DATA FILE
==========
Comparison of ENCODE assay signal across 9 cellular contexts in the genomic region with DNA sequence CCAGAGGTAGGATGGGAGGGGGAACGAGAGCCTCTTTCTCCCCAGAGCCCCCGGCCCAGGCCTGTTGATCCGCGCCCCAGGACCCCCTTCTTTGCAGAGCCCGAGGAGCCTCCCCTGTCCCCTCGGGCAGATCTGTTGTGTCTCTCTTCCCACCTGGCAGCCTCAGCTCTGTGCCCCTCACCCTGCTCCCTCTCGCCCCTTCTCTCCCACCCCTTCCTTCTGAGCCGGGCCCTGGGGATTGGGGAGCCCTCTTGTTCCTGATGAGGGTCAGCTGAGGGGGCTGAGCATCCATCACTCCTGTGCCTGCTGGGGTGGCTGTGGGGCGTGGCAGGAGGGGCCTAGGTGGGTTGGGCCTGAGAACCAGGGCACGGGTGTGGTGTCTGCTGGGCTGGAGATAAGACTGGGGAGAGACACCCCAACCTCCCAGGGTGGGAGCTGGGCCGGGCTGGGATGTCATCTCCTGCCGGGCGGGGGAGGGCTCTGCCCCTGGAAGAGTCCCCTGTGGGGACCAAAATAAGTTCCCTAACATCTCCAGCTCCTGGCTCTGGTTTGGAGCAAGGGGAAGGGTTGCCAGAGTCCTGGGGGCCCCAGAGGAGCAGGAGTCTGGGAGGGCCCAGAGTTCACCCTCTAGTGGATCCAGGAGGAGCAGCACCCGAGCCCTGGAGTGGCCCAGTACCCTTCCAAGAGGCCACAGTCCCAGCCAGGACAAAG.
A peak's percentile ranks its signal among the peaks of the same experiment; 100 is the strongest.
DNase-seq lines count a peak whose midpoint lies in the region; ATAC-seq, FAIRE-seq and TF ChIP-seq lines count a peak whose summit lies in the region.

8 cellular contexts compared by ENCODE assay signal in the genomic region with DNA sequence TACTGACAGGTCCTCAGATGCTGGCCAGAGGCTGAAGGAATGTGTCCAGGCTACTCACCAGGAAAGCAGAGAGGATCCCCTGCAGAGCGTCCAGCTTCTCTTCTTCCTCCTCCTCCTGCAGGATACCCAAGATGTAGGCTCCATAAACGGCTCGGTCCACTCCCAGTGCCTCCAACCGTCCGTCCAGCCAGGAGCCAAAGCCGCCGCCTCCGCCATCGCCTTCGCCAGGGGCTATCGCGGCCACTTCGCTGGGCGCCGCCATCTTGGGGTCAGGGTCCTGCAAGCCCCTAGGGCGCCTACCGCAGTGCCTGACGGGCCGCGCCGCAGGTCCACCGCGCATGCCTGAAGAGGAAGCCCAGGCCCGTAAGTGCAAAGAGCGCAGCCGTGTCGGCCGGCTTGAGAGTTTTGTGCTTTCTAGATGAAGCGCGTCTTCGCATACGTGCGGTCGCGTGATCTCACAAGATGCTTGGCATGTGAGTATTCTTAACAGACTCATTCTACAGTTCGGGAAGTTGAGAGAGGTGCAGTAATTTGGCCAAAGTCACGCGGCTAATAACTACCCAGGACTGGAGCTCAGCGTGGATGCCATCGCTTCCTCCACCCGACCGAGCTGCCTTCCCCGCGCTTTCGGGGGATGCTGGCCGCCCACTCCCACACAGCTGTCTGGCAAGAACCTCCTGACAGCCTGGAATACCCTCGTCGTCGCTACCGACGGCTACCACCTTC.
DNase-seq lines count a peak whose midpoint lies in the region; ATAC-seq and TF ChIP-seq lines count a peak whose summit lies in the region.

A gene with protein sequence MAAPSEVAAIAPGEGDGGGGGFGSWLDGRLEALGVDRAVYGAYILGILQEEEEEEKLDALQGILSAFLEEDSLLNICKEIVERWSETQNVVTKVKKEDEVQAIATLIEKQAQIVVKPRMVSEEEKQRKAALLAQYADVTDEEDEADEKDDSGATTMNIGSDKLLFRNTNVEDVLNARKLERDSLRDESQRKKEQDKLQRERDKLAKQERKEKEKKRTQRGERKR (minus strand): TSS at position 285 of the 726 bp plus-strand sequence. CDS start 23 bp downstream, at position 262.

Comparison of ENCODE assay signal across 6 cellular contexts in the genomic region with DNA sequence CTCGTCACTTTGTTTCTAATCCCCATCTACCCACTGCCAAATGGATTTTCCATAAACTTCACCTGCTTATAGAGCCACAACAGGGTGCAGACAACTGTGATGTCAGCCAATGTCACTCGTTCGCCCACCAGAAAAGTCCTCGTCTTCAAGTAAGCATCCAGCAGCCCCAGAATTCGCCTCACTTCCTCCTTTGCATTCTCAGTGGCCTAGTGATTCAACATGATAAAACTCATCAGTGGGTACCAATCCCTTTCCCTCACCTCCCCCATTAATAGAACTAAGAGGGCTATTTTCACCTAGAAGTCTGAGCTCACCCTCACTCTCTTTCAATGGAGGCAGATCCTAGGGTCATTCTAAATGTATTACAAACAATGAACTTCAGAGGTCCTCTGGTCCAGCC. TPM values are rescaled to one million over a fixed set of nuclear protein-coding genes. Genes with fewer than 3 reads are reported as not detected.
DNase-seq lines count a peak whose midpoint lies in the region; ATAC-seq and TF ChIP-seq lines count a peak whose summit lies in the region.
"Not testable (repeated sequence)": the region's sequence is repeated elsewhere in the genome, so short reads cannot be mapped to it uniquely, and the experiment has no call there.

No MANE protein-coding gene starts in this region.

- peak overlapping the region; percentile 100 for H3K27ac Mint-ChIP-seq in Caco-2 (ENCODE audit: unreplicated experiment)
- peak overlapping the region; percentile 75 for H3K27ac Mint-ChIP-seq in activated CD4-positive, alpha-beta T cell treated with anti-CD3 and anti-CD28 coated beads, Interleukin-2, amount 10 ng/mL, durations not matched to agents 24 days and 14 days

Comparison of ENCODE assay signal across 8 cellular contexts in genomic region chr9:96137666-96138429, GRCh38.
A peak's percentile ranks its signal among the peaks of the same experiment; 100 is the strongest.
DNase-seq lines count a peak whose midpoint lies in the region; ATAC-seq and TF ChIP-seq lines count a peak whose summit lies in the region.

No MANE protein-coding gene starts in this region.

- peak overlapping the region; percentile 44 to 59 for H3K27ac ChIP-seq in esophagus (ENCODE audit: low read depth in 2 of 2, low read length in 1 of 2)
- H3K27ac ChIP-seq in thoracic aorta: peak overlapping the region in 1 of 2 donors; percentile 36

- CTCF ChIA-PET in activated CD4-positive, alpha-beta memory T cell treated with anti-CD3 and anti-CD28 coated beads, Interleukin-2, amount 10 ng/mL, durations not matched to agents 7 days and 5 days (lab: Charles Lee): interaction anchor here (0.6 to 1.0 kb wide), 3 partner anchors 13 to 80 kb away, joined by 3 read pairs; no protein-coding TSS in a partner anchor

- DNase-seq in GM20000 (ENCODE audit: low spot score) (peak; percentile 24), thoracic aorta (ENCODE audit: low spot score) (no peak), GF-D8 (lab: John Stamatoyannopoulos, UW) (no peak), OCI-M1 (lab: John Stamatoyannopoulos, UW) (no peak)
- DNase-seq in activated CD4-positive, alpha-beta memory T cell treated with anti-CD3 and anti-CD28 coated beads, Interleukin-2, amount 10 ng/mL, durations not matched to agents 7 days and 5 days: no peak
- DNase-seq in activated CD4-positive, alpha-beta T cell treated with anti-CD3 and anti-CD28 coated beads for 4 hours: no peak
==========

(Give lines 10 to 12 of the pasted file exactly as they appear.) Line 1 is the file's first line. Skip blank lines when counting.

No MANE protein-coding gene starts in this region.

- peak overlapping the region; percentile 100 for H3K27ac Mint-ChIP-seq in Caco-2 (ENCODE audit: unreplicated experiment)
- peak overlapping the region; percentile 75 for H3K27ac Mint-ChIP-seq in activated CD4-positive, alpha-beta T cell treated with anti-CD3 and anti-CD28 coated beads, Interleukin-2, amount 10 ng/mL, durations not matched to agents 24 days and 14 days